Robby's loneliness turned him inward and began a quest for spirituality. He looked to Dave, a caring social worker, talked to him about Jesus and began to challenge Robby's beliefs with questions such as, "Could it be that your view of your own biological father is so poor that you are opposed to the idea of God as a spiritual father?"
Mitchell recalls those days of his spiritual search in his book,
"Finally, I realized that it all boiled down to one issue. What am I going to decide about this Jesus? Am I going to reject him as a lunatic like my mother, or risk reaching out one more time for hope and accept him as who he says he is?
"...at age 17, I made a decision. In a little bedroom, too small to turn my bed around in, I got down on my knees. 'Jesus,' I prayed, 'if you are real, come into my nightmare. Forgive me of my sins and change me. If you really change me, I'm yours forever. If you don't, you're a fraud and a joke.' ...Not exactly the kind of prayer evangelist Billy Graham would have suggested...but somehow I knew that despite my weak faith, in that moment, that the God of the universe had reached deep into my heart and something had changed. For the first time in years, I couldn't wait to see what was coming next."
For Robby, that prayer marked a turning point in his life and things began to turnaround. He began to plan for the future and his hope for a good life began to rise, despite the despair of the past.
Robby was one of the last "lifers" in an American orphanage, aging out of the system. He went to college afterward. Eventually, Robby forgave his family.
Robby later married and started a family. Since then, he has become successful as a financial advisor to more than $200 million in individual and corporate assets. He has been a guest on more than 200 television and radio programs, and authored, Castaway Kid which sold out its first print, nationally and internationally, in just 10 days. Earlier this year, he spoke for the Oklahoma Adoption Coalition in Norman, Okla.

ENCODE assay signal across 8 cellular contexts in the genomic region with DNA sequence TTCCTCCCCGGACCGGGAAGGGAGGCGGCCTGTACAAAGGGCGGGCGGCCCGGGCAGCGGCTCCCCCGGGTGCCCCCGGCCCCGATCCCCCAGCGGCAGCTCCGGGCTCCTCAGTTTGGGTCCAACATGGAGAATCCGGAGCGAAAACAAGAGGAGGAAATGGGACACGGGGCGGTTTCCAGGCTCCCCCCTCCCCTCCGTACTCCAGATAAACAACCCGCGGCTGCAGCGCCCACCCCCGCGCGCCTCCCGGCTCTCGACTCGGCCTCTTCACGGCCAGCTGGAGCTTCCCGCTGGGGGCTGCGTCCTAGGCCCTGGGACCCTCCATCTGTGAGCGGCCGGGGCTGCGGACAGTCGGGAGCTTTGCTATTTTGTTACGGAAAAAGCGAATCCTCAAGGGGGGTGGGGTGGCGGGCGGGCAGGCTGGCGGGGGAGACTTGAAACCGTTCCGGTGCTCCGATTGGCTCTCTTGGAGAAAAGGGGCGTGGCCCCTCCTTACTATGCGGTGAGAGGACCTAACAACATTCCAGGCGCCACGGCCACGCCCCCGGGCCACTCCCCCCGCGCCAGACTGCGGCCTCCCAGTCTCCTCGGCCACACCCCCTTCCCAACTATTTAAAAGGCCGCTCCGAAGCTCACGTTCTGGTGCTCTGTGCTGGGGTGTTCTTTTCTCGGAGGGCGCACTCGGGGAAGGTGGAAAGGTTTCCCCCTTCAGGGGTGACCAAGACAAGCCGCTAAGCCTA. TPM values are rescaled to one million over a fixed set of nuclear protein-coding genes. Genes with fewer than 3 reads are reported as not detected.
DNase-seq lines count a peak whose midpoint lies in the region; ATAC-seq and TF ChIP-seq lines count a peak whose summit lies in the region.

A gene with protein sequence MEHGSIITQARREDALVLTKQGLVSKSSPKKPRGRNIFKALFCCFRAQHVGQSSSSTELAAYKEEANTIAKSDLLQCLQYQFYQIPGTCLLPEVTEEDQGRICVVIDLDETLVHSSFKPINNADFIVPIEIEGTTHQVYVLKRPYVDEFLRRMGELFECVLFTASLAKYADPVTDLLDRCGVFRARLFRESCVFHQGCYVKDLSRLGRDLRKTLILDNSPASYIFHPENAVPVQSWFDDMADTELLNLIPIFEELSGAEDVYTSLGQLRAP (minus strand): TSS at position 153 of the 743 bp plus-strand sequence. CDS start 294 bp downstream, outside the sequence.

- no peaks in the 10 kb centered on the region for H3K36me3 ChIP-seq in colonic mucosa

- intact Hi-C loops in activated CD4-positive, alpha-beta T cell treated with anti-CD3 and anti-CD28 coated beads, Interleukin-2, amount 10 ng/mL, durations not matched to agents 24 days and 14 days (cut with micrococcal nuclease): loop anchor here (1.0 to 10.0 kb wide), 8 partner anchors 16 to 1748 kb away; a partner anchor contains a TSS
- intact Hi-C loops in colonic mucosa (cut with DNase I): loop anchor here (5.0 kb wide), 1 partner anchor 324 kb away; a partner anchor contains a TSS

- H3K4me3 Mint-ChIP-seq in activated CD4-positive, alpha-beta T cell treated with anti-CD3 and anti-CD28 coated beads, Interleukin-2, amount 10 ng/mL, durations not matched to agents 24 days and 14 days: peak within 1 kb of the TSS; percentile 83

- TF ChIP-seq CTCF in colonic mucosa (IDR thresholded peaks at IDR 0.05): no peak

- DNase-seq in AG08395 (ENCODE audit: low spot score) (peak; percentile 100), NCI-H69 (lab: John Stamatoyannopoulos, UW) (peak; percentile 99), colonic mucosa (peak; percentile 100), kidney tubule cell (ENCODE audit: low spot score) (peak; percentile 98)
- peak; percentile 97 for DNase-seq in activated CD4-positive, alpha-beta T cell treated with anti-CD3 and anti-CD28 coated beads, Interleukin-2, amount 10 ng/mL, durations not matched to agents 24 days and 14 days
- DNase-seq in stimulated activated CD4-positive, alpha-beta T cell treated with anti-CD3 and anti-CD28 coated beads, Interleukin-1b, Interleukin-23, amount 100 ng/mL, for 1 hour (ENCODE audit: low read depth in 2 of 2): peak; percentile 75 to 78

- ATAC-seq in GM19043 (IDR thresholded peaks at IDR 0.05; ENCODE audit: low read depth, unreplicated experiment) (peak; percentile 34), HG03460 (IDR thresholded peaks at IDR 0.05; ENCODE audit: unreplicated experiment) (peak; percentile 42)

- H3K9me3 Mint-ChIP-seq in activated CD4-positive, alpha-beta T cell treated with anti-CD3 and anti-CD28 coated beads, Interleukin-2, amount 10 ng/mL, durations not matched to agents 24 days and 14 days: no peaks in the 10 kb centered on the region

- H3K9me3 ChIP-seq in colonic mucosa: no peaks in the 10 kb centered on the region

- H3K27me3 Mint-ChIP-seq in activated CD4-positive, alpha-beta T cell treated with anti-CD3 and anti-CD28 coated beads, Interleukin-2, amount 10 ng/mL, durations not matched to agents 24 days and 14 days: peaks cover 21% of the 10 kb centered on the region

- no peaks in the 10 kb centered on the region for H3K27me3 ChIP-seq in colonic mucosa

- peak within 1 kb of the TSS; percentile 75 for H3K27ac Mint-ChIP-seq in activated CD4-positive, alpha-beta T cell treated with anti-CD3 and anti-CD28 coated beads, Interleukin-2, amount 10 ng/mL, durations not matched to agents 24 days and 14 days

While discussing the value of influencing the life of hurting children in a phone interview with me, Robby (who now goes by Rob) said, "People don't have to be eloquent or trained, they just have to show up consistently in the life of a child."
Rob also mentioned that there is an elevated crime rate among males who age out of the foster care system. This fact is an important reason why he advocates for more financial assistance and counseling to be made available for older foster children. He reiterated that this need is especially pivotal as they finish high school, enter college and the workforce saying, "It's cheaper to build boys than to fix men."
According to Pew Trusts studies, "One in four (youth who "age out") will be incarcerated within two years of leaving foster care, 1 in 5 will become homeless, only half will graduate from high school, and less than 3 percent receive college degrees."
In Oklahoma, 487 children aged out of out-of-home care in 2009 according to the Child Welfare League of America. These were kids just like Robby - lonely, scared and desperate to find a forever family.